The inclosure is situated near some rivulet or spring to which the gazelles resort in summer. When the sport is to begin, many peasants assemble and watch till they see a herd of gazelles advancing from a distance toward the inclosure, into, which they drive them. The gazelles, frightened by the shouts of the people and the discharge of the fire-arms, endeavor to, leap over the wall. but can only effect this at the gaps, where they fall into the ditch outside, and are easily taken, sometimes by hundreds. The chief of the herd always leaps first, and the others follow him one by one. The gazelles thus captured are immediately killed, and their flesh sold to the Arabs and neighboring Fellahs. Of the skin a kind of parchment is made, and used to cover the small drum with which the Syrians accompany some musical instruments or the voice.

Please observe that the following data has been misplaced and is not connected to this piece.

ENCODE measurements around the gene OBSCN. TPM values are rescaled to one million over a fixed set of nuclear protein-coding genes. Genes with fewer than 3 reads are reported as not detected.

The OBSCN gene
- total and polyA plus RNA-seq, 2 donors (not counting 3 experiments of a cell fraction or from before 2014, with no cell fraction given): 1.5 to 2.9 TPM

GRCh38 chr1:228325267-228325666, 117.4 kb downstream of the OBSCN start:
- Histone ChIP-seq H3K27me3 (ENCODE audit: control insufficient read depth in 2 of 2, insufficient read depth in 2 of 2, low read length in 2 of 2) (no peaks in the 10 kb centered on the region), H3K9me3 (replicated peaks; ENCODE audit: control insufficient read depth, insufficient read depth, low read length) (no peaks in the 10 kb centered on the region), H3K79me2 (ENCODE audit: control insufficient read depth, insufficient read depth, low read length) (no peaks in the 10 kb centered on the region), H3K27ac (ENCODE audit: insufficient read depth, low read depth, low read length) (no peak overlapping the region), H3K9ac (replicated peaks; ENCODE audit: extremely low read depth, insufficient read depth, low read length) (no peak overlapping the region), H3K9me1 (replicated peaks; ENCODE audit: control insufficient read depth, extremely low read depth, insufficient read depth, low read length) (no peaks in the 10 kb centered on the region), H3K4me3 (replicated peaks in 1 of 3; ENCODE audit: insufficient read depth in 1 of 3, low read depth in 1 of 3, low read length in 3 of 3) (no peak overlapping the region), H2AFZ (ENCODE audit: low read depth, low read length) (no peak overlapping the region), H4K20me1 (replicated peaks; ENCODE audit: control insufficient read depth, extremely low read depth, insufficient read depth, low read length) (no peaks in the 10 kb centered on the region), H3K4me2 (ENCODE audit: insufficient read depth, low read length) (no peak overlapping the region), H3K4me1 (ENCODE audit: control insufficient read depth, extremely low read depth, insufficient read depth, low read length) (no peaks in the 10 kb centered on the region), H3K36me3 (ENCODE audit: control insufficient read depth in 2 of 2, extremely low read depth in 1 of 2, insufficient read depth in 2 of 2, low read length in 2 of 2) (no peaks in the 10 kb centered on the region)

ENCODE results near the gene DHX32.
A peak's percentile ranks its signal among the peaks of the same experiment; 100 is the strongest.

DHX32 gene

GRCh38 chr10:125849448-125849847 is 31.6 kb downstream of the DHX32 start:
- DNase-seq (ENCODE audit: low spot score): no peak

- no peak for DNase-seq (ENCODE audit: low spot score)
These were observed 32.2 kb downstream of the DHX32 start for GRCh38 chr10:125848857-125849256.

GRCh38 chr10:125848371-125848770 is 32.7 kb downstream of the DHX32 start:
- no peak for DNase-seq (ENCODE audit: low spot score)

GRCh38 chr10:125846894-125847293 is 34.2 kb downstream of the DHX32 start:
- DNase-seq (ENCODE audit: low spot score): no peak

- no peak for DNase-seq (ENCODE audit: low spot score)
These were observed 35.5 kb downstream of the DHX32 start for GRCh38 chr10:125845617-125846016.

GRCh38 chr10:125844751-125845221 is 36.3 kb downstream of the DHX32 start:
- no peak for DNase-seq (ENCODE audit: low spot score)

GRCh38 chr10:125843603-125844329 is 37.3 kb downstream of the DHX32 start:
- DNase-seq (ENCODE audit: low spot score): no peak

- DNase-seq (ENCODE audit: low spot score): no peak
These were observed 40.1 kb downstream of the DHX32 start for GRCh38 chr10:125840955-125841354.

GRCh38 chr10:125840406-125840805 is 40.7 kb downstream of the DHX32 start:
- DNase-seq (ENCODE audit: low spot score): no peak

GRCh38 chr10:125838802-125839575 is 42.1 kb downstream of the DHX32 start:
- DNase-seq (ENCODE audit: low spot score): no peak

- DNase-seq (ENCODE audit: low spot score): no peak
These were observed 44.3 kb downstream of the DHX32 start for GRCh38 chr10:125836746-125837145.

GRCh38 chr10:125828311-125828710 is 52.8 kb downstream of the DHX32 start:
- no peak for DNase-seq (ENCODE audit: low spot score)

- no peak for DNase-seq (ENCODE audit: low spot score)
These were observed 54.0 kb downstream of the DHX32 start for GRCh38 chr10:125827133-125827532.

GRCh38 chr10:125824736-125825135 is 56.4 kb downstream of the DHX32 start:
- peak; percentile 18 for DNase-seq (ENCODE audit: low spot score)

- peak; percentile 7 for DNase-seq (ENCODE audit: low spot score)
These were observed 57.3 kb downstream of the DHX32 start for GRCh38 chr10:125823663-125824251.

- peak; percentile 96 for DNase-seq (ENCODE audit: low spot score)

Referring again to the trek of the Springboks : The migration is called a trek bokken. So great is the number of animals in these migrations that those which happen to get into the rear of the troop are lean and half-starved before the migration is concluded, from the advanced ranks cropping the scanty pastures almost bare, and thus leaving those behind nearly destitute of food; but when the journey is concluded, and the troop begins to retrace its steps northward,, those which formed the van during the advance are necessarily in the rear returning, soon lose their plump condition, and are in their turn subjected to want and starvation. During these migrations the herds are closely followed by lions, panthers, hyenas and wild dogs, which hang upon their flanks and destroy great numbers of them. There is perhaps no spectacle in nature more inspiring than a flock of these beautiful gazelles enlivening the dreary brown karroos of South Africa with their graceful motions; now leaping perpendicularly upward to the height of six or seven feet, displaying at the same time the snowy-white marks on their croups, and anon flying over the desert with the speed of a whirlwind.